Totally switching gears here, I have to write about the Cardinals improbable winning of the wildcard.  I’m still on cloud 9 two days later and as Jack Buck would say, “I don’t believe what I just saw!” (or followed on ESPN gamecast). I tried to explain the significance of what happened to the people at my office and they were like, “so your baseball won the championship?” Uhh, not exactly, they just won the last spot to get into an eight-team playoff…but still, it’s awesome! This, combined with my futile effort trying to explain fantasy football, I think, seriously makes them wonder how America is the leader of free world.  Sure, they’ll probably get bulldozed by the Phillies and Pujols will leave in free agency, but I don’t even care anymore. Best finish to a season, ever!

As always, I appreciate my loyal readership and love fan mail, so don’t hesitate to drop an email.

Proud to be an American, even prouder to be a Razorback[1]

Brayton


[1]  Stole that line from Mark Titus

The Neighbor

And we’re back! I’m pretty sure that every Peace Corps blog that I’ve read apologizes for not writing enough so here is my apology.  I kind of have an excuse. I’ve been traveling lately, moderately busy at work, and doing research for my fantasy football team so it’s been a struggle to sit down and write this.  In the next couple of weeks my goal is to crank out some posts to satisfy my large readership.  I decided to devote this post to my neighbor, Gustavo.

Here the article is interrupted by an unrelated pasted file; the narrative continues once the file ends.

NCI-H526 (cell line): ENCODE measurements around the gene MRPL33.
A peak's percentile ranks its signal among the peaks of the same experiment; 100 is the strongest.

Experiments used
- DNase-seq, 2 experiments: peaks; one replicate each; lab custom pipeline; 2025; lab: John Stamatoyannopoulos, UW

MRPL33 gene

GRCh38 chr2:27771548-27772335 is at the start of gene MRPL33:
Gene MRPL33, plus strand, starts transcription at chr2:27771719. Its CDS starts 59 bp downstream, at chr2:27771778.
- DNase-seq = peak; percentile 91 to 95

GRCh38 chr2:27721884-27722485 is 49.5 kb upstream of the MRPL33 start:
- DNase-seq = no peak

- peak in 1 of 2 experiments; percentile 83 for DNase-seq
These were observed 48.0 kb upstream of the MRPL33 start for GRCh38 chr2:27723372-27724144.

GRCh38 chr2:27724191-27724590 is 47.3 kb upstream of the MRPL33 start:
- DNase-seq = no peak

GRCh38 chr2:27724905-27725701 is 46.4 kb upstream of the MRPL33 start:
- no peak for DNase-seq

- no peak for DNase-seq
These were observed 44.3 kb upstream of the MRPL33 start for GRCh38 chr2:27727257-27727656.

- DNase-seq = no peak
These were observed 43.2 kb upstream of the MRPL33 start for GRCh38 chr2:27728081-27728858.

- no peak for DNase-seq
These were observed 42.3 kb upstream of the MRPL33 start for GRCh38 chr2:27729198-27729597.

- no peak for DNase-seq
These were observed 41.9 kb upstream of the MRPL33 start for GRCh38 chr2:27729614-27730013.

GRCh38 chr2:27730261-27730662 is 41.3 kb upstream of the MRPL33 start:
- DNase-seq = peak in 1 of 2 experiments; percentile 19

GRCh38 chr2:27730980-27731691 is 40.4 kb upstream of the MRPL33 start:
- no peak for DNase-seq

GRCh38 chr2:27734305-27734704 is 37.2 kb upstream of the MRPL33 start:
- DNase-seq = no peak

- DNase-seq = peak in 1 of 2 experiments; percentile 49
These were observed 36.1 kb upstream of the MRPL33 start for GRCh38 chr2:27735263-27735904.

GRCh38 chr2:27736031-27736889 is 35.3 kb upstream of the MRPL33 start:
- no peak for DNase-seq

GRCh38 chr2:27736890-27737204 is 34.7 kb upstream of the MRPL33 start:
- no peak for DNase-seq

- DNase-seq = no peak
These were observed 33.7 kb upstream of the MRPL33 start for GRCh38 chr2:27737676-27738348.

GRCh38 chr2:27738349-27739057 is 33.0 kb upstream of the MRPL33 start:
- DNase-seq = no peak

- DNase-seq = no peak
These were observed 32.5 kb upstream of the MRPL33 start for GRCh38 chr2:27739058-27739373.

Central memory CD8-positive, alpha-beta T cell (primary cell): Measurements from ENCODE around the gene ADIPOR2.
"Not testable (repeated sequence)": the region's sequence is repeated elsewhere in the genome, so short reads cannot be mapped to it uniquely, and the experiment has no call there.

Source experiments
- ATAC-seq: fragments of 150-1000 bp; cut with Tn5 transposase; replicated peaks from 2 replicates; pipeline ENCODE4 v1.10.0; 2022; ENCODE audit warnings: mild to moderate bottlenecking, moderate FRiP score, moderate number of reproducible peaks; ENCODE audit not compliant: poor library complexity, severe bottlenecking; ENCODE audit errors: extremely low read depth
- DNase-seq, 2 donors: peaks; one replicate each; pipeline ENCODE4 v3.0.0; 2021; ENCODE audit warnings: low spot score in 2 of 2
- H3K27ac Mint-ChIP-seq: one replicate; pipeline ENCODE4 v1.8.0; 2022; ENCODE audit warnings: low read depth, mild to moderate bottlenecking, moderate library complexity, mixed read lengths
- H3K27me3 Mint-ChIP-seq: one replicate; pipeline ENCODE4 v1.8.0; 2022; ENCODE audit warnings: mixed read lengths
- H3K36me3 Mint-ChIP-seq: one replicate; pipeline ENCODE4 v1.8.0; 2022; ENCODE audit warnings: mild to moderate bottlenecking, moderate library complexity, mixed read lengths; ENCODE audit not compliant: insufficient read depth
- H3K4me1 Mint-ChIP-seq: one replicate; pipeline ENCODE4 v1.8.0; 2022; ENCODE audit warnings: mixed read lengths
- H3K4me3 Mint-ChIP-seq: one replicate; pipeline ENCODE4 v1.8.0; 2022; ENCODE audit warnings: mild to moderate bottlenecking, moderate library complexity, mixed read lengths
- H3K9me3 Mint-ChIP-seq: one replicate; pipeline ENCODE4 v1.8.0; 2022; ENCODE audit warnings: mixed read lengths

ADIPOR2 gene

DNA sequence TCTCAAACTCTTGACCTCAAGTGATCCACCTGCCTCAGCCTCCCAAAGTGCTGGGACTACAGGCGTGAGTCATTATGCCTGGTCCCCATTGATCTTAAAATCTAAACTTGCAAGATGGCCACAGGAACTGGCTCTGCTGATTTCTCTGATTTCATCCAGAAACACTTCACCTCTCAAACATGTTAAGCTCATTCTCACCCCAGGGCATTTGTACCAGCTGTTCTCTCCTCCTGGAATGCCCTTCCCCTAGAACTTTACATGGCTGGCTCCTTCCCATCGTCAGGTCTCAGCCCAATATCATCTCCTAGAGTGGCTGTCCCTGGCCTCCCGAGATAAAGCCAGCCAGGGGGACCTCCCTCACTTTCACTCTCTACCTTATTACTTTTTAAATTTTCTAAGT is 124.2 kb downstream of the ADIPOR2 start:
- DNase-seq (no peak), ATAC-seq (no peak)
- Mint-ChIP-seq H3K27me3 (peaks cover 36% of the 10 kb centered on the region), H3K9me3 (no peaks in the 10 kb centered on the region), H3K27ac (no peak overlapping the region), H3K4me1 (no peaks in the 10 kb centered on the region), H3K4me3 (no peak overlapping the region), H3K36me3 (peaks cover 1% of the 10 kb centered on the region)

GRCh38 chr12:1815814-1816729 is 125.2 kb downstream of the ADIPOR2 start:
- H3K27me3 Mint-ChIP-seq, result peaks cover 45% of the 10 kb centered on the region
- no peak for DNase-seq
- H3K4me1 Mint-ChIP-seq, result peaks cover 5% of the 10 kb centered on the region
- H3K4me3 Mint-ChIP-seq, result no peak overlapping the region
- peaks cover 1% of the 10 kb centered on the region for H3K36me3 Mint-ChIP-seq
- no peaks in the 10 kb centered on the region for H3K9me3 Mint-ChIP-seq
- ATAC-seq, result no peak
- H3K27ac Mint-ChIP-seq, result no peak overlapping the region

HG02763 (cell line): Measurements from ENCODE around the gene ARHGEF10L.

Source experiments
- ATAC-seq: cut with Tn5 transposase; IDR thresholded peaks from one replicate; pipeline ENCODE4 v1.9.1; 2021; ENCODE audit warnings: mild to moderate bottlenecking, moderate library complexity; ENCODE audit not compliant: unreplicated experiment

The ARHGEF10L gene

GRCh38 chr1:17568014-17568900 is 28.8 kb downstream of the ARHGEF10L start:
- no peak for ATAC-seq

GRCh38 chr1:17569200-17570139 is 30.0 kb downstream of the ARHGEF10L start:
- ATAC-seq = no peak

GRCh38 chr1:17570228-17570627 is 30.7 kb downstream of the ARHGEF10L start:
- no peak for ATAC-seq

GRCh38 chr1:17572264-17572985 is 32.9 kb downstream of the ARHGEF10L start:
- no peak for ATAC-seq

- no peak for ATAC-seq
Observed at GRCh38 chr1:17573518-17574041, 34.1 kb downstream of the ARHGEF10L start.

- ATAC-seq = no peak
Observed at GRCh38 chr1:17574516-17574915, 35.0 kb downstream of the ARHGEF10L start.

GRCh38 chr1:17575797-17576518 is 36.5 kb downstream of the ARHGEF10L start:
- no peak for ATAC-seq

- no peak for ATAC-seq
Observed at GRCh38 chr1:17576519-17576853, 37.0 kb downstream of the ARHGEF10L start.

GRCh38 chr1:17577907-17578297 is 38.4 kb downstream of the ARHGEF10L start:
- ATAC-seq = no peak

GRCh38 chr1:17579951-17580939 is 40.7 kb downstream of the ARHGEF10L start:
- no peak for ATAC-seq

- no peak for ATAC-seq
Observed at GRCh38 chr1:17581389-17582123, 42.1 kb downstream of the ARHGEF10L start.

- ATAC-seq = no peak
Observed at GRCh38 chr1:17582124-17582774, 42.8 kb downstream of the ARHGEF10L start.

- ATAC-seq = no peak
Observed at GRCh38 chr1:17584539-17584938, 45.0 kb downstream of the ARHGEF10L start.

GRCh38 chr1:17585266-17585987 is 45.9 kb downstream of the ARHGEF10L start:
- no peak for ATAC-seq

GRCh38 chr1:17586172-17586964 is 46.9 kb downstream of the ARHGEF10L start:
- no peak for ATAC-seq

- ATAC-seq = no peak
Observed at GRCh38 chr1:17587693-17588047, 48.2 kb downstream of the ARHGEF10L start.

Before I start, I need to give some background on my friends situation. When I first arrived to Pespire, my counterpart, FAO, was filled people who were in their 20s, university educated, and some that could even speak some English. It was awesome and something most volunteers don’t get to experience. Not only did I learn a lot and practice my Spanish, it was a great time.  Well due to some wholesale changes in FAO (I’ll elaborate in a subsequent post), most of those people are gone and I don’t work much in the FAO office anymore. All of this is to say I don’t have many people to really hang out with at night or on the weekends.  The main reason for this is that there are not a lot people my age in town.  Due to the fact that there isn’t much employment, young males usually leave for the bigger cities, Tegucigalpa or San Pedro Sula, or go to the States.[1]  Other reasons include: most people have kids, people shut up their houses at 7:00, I only have one neighbor, and after speaking Spanish all day I usually just want to read or watch “It’s Always Sunny in Philadelphia.”  It’s nothing unusual for a majority of volunteers that are in smaller towns. It’s not that I don’t know a lot of people in town or sometimes have dinner with someone’s family. We just don’t hang out.